NAC 2018 will be programmed around a number of broadly defined geoscientific keywords which serves as the main entrance for submission of abstracts. Depending on the number abstracts and the issues presented the program committee will arrange the abstracts in specific sessions. Sessions will be focused on specific issues relevant to the main keywords (e.g. feedback mechanisms in climate change, coastal geology, geothermal energy, etcetera) or can group contributions which have a methodological similarity (e.g. dating techniques, scientific drilling). Subsequently, the program committee decides if an abstract will be accepted as oral or poster presentation.
The oral presentations (15 minutes including discussion/questions) will take place in parallel sessions spread over the two days of the congress. Each day there will be ample time for poster presentations. Scheduling the sessions will take place in the second half of January 2018. Directly afterwards applicants will be informed if their contribution is approved as oral or poster presentation. As NAC 2018 will be an interdisciplinary meeting place for geoscientists, this procedure is aimed to encourage researchers from all fields in Earth Sciences to present their progress of research.
You have to register first! Please choose 'yes' by submit abstract. You will receive an unique link by email. This link can be used to login and submit your abstract. Abstracts (250 words) can be submitted until 10 January 2018.
The Program committee will compile the program on the basis of the abstract received by 10 January 2018. From all abstracts received, a selection of authors will be invited to give an oral presentation. Oral as well as poster presentations at NAC 2018 will be in English.
In February 2018 the final program will be announced and successful applicants will receive invitations for oral or poster presentations.
Size posterboard: A0 - portrait
More information about the keywords can be found here:
The safe, efficient and cost-effective use of the subsurface for the exploration and exploitation of natural resources and the construction of transport and storage infrastructures require a thorough knowledge of the geological and geophysical heterogeneity. Projects dealing with geothermal energy production, CO2 storage, groundwater extraction, hydrocarbons exploitation and subsurface infrastructures all depend on reliable static and dynamic computer models to assess the economic, safety and environmental risks. The models should adequately describe the subsurface architecture in combination with the heterogeneity of relevant rock properties enabling proper simulations.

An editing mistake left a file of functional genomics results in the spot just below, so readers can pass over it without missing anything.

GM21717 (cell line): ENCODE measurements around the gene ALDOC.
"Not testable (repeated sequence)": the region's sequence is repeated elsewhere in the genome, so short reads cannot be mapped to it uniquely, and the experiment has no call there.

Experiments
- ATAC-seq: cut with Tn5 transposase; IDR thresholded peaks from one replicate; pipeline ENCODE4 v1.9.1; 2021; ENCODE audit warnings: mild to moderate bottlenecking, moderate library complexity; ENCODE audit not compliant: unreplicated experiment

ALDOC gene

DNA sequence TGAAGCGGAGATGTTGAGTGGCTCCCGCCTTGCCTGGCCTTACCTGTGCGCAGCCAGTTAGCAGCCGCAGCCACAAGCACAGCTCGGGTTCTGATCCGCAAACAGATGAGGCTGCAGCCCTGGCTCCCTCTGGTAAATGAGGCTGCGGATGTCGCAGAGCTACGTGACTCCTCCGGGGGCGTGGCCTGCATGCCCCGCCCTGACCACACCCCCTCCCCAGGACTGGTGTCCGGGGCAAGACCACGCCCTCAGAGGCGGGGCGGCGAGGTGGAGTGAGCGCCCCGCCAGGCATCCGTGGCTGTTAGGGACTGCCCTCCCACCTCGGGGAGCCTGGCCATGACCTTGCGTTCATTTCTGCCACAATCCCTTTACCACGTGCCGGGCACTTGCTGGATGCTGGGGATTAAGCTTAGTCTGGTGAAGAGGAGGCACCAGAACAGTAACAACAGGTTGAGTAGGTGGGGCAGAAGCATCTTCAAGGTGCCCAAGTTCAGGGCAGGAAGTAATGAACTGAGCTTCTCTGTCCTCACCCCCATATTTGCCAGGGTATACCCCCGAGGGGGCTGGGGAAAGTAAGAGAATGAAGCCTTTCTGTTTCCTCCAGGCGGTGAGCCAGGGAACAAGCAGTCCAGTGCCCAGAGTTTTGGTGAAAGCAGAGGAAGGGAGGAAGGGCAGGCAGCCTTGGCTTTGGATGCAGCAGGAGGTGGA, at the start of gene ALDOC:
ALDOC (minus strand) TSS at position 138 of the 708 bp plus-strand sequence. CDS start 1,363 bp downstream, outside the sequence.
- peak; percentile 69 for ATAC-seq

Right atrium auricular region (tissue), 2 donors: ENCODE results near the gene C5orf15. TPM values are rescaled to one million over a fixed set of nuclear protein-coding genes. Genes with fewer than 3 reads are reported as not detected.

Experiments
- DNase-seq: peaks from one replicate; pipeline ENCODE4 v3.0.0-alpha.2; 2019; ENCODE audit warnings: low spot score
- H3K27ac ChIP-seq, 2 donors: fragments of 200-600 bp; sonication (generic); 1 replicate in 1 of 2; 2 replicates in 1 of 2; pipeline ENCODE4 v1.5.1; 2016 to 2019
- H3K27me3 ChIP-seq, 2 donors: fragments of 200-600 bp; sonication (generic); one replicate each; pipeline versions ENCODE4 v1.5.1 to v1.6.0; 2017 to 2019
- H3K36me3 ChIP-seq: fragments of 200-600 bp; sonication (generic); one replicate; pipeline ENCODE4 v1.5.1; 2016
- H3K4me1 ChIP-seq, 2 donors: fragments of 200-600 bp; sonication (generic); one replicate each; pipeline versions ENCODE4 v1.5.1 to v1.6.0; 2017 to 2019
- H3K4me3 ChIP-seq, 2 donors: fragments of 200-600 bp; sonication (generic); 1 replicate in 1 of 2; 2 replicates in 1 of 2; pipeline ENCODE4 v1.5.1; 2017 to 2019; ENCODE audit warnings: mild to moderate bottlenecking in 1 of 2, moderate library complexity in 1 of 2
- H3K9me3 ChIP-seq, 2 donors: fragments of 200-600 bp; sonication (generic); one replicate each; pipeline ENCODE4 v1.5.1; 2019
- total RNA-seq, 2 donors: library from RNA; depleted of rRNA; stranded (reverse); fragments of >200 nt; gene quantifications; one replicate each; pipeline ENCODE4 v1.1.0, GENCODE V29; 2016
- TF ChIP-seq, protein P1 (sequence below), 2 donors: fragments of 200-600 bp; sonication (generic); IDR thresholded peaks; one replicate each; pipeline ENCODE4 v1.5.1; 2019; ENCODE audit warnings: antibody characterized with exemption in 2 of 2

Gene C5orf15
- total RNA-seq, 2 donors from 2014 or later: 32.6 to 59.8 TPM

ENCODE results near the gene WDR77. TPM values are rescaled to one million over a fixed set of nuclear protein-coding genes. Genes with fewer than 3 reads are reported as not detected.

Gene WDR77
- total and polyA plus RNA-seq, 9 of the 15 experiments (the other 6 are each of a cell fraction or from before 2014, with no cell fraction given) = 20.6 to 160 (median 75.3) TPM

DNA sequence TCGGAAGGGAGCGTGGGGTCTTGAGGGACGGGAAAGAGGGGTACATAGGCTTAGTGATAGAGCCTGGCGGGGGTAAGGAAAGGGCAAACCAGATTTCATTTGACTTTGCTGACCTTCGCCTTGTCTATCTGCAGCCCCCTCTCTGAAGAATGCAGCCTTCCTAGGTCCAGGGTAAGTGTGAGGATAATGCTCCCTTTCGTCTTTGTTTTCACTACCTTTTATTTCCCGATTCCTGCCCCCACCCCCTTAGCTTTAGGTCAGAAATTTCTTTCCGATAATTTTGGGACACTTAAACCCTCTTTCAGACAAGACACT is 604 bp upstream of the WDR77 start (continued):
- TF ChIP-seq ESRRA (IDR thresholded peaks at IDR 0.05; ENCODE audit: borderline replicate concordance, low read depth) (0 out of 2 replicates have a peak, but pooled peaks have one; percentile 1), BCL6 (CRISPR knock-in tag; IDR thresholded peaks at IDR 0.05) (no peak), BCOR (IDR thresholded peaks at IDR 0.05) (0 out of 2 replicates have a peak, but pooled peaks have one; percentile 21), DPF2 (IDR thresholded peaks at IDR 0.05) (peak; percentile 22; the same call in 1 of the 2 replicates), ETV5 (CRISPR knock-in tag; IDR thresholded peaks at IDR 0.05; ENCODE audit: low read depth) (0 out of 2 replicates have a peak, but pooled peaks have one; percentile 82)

We invite contributions on case studies and innovative approaches to construct static earth models based on, e.g., process-based numerical forward modeling, seismic, well logs and core studies, and hybrid outcrop – stochastic – laboratory studies as well as dynamic models simulating processes in and around natural resource exploitation as well as underground infrastructure facilities.
Presentations on studies and proposals related to the recent KEM and DeepNL research programs are especially welcomed.
The session welcomes geological, geomorphological, pedological and botanical work carried out in archaeological context, applied and academic.
Monitoring, modelling and prediction are basic issues in hydrology and geohydrology. In this theme we invite contributions that pay attention to the quantitative and qualitative aspects of fresh and saline groundwater and surface water systems, their dynamics and their interrelationships with the surrounding geology and ecosystems. This may also include research in reservoir engineering, civil engineering, soil sciences en environmental sciences.
In this session we would like to highlight recent advances in Dutch Planetary Geosciences, including geological, morphological, geophysical, astronomical and geochemical studies of planet- and moon interiors, surfaces, and atmospheres. This includes remote sensing based studies, numerical and analogue modelling studies, extra-terrestrial sample analysis, and terrestrial analogue studies.
Earth sciences, not in the least through the availability of ever more Earth observation satellite data, like from the European Copernicus Sentinel satellite program, but also the increasing capabilities of drones and (often commercial) small-sat constellations This theme will focus on exchanging information on the use of Earth observation and the best practices and available tools for Earth science applications, including upcoming BigData/BigScience issues. Abstracts are invited in all Earth science fields including solid earth, geology, geomorphology, oceanography, atmosphere science, air-quality, glaciology, soil sciences, ecology, vegetation, land surface, hazards, climate, safety & security, and natural resources.
Under the Solid Earth theme we solicit contributions on the structure, properties and dynamics of the Solid Earth and its constituent materials. The anticipated scope ranges from the core to the Earth’s surface and includes the effect of deep processes on (near-)surface evolution and their role in the context of System Earth. Studies on the coupling of solid earth geophysical phenomena to the ocean and atmosphere, and vice verse, are welcomed. We also welcome Solid Earth contributions to studies of geohazards and energy resources.